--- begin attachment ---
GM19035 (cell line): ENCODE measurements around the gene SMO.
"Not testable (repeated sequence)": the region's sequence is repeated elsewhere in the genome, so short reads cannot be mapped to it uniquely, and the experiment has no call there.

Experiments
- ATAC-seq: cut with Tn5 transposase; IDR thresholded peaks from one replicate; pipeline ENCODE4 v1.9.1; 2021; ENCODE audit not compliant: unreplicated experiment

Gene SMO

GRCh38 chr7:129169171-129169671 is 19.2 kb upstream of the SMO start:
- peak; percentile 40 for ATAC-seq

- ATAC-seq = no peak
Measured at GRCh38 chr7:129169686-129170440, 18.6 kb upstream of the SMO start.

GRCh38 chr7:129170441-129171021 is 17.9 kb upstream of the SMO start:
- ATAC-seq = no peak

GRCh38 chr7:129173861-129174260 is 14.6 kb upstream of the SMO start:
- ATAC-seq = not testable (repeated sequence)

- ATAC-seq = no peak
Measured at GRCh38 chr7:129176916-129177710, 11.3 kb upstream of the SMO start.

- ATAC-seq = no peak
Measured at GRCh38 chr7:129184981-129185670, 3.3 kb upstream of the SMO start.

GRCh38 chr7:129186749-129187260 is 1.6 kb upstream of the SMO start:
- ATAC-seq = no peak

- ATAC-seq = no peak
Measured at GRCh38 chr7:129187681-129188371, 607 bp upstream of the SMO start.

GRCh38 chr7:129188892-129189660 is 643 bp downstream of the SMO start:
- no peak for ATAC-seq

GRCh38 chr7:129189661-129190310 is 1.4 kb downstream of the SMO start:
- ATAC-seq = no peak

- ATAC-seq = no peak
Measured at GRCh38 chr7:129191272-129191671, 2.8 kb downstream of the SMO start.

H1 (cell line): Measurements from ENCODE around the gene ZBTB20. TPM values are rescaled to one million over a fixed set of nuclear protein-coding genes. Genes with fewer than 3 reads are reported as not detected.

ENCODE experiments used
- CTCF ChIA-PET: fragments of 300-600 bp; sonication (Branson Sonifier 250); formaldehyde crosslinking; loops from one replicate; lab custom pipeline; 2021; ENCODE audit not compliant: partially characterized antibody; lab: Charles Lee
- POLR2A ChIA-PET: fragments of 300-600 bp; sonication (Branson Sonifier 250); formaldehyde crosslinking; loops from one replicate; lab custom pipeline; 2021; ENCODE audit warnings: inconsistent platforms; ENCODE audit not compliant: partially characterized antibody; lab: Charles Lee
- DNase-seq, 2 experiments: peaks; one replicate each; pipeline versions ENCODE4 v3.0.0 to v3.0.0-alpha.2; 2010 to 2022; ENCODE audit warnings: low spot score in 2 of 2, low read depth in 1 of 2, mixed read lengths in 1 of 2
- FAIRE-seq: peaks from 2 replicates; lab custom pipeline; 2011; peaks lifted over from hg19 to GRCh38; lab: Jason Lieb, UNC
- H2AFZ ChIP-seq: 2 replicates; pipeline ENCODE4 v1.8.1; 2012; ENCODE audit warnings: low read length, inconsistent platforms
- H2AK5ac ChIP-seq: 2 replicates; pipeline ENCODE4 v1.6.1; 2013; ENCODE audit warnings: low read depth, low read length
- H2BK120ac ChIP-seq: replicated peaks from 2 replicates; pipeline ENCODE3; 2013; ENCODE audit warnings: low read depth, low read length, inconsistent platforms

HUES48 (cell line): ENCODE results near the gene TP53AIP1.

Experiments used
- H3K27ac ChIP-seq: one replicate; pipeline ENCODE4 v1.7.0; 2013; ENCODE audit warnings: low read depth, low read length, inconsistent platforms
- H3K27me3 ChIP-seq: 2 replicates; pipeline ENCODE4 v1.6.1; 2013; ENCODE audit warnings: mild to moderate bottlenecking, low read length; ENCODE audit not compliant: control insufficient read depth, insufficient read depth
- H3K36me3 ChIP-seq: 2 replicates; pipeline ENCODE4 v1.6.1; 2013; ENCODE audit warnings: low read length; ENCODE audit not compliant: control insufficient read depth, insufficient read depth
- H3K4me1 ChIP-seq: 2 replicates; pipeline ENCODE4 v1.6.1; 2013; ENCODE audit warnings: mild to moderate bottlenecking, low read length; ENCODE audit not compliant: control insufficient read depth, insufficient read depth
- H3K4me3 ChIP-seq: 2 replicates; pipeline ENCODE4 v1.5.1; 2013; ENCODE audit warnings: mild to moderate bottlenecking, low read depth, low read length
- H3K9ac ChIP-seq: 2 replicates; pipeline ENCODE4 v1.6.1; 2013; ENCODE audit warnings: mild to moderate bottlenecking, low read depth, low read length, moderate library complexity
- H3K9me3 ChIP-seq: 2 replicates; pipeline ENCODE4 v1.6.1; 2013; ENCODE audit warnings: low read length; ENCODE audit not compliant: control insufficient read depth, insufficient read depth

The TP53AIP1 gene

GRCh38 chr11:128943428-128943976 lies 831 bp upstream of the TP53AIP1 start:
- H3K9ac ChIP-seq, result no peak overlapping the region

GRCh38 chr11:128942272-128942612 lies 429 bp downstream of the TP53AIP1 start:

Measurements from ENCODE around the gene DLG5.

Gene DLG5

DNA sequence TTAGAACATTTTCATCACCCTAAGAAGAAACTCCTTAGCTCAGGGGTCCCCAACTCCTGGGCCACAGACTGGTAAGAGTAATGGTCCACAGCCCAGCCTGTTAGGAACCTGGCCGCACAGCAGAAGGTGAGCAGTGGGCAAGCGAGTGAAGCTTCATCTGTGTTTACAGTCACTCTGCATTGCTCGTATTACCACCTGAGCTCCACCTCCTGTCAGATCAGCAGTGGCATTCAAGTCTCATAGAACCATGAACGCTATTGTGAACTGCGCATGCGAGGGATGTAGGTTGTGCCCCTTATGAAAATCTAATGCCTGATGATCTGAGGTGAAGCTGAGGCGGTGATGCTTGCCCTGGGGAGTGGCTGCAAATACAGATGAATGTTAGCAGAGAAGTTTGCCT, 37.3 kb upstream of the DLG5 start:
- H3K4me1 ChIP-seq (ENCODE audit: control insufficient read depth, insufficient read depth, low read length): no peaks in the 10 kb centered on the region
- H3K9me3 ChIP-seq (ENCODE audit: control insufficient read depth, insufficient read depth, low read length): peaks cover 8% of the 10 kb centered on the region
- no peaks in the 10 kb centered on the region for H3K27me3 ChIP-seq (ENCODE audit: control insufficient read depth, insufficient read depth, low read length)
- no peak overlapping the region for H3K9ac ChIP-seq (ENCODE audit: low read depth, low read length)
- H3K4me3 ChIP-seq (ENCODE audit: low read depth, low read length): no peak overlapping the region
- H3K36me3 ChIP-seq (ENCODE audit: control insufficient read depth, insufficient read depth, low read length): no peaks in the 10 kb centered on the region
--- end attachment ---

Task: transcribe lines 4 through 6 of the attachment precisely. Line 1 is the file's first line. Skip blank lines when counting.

- ATAC-seq: cut with Tn5 transposase; IDR thresholded peaks from one replicate; pipeline ENCODE4 v1.9.1; 2021; ENCODE audit not compliant: unreplicated experiment

Gene SMO

GRCh38 chr7:129169171-129169671 is 19.2 kb upstream of the SMO start: